A Tale of Two Restorations: The Sagrada Familia and St. Patrick’s Soho Square

Since The Courtier had to be in court this morning – natch – today’s blog post is a bit late.  It will also of necessity be brief, since he is meeting a certain British painter this afternoon for farewell drinks. He did however want to draw your attention to the restoration of two structures for which he holds a particular level of affection.

As you know, the Basilica of the Sagrada Familia in Barcelona was recently attacked by a mentally deranged person, who set fire to the sacristy, located in the crypt.  Repairs are underway and authorities hope to have the crypt church reopened by the end of the month.  Apparently the fire burned so hot that when firemen turned their hoses on the stone walls of the sacristy some of the surface stones exploded from being super-heated and then hit with cold water.  However, the occasion of needing to make these repairs has allowed the architects to address some other latent problems in the crypt, and to do some restoration work on the carved ceiling bosses and the main altar as well.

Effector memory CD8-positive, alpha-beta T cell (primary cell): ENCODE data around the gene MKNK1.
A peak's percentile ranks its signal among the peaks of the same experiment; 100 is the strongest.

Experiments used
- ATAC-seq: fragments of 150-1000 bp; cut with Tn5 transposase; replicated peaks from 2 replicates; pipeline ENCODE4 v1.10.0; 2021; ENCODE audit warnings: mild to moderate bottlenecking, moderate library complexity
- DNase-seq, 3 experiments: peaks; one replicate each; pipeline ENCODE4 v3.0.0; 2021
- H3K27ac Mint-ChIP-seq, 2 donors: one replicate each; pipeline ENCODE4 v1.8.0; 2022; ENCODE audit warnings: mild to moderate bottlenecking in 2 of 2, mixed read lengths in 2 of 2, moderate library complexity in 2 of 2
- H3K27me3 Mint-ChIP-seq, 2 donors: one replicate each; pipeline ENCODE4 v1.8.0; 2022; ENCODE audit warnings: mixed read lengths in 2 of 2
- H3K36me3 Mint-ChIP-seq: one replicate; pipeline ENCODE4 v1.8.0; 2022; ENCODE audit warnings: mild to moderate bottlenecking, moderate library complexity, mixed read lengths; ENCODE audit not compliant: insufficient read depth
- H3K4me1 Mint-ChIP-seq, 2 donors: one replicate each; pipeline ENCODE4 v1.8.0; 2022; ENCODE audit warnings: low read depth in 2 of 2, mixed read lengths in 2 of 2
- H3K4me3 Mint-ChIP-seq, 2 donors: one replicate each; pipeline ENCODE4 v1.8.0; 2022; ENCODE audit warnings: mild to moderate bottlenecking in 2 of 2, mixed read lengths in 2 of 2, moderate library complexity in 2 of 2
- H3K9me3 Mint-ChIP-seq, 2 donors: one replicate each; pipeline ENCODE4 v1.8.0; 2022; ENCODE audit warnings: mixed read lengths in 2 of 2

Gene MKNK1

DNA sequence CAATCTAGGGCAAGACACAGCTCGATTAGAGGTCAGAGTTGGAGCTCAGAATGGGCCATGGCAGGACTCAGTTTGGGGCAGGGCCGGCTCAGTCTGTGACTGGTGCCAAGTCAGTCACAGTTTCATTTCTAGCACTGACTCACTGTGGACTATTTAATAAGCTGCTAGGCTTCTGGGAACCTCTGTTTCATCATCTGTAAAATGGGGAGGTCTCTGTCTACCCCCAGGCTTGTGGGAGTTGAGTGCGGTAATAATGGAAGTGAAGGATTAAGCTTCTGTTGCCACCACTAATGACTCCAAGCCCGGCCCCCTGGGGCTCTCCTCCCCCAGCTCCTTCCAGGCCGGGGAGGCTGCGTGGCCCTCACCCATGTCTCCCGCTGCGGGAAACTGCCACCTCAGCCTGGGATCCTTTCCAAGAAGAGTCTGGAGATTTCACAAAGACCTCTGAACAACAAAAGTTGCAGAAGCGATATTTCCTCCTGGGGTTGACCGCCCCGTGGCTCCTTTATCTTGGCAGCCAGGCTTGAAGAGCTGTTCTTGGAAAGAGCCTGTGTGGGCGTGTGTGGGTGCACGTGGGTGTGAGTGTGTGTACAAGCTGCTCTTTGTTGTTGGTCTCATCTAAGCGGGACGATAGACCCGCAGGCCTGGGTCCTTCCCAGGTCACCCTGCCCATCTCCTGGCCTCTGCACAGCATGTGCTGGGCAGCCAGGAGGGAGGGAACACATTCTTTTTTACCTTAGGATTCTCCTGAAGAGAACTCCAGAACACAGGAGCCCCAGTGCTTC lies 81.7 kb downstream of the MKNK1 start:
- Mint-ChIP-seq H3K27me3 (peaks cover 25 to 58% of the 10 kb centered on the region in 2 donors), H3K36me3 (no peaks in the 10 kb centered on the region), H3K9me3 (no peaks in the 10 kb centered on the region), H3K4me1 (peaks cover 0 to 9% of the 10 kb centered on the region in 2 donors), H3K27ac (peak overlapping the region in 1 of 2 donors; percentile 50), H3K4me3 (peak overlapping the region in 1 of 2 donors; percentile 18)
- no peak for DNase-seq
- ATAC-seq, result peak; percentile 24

Meantime last evening the Archdiocese of Westminster celebrated the renovation and re-opening of historic St. Patrick’s church on Soho Square in London, after 14 months of work, with a mass celebrated by Archbishop Nichols.  The Courtier attended daily mass there on many occasions when he lived/studied in the West End, and at the time this grand, Neo-Baroque building was in rather a sad state: faded, dismal and dark, with cracked and peeling paint.  Now, as you can see in this photo gallery of yesterday’s re-dedication of the church, the space is bright and glorious once again, and tonight George Weigel will be giving a lecture there on “Pope Benedict XVI and the Future of the West”.

It is wonderful to see all the love and care going into the restoration of these Houses of God!

Archbishop Nichols at last evening’s re-dedication mass.

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